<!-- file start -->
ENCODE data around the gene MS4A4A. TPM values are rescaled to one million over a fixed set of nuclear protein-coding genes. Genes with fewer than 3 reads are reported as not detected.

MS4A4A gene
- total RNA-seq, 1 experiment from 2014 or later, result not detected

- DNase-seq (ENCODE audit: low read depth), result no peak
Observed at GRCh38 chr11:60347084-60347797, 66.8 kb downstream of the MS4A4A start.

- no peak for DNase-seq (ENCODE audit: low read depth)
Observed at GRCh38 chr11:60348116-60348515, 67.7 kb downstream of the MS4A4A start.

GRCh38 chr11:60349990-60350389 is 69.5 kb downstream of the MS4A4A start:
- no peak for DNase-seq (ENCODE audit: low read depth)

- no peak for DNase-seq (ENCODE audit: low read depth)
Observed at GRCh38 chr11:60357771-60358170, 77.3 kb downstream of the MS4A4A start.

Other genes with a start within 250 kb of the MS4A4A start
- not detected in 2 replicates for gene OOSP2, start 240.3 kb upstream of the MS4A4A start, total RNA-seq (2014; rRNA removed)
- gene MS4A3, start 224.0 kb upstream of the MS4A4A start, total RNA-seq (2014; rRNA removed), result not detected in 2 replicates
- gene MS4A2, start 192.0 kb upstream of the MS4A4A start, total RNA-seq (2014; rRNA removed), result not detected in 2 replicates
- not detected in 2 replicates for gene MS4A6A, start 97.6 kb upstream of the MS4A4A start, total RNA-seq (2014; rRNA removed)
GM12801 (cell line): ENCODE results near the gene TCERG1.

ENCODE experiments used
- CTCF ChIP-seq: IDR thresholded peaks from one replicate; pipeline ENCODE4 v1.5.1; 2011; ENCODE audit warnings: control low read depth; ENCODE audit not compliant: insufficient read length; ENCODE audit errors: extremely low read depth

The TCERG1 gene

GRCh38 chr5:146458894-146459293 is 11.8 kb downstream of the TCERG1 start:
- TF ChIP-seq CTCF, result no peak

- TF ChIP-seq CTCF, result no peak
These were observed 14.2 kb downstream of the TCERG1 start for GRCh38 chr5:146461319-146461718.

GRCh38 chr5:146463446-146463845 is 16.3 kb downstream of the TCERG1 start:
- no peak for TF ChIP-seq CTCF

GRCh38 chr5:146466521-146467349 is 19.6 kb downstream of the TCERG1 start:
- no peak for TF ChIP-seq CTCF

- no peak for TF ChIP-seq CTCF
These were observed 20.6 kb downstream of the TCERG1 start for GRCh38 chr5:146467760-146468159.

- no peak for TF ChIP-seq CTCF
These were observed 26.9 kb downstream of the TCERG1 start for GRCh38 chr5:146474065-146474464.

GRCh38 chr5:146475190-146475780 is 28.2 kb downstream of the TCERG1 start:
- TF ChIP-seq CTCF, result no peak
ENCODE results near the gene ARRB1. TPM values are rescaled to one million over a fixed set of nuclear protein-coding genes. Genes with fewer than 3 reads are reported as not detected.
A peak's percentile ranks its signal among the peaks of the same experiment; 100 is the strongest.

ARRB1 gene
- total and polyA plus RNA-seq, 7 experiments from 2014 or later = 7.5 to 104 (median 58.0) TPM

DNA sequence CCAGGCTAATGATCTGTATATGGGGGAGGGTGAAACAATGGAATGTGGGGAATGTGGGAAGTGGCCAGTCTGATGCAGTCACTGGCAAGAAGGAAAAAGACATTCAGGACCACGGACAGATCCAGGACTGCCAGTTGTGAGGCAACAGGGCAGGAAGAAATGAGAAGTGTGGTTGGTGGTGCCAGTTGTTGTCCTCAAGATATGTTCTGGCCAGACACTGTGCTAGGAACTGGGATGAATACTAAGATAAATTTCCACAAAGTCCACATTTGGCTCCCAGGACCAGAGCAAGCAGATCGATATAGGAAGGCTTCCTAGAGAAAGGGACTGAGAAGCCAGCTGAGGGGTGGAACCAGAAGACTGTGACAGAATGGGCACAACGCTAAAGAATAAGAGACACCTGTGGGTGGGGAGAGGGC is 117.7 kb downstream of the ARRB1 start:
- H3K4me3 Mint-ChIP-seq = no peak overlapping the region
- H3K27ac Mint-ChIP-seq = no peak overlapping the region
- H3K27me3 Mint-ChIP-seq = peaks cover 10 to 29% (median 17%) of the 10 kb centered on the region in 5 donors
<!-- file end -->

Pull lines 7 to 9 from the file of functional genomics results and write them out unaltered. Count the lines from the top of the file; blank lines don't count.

Observed at GRCh38 chr11:60348116-60348515, 67.7 kb downstream of the MS4A4A start.

GRCh38 chr11:60349990-60350389 is 69.5 kb downstream of the MS4A4A start:
- no peak for DNase-seq (ENCODE audit: low read depth)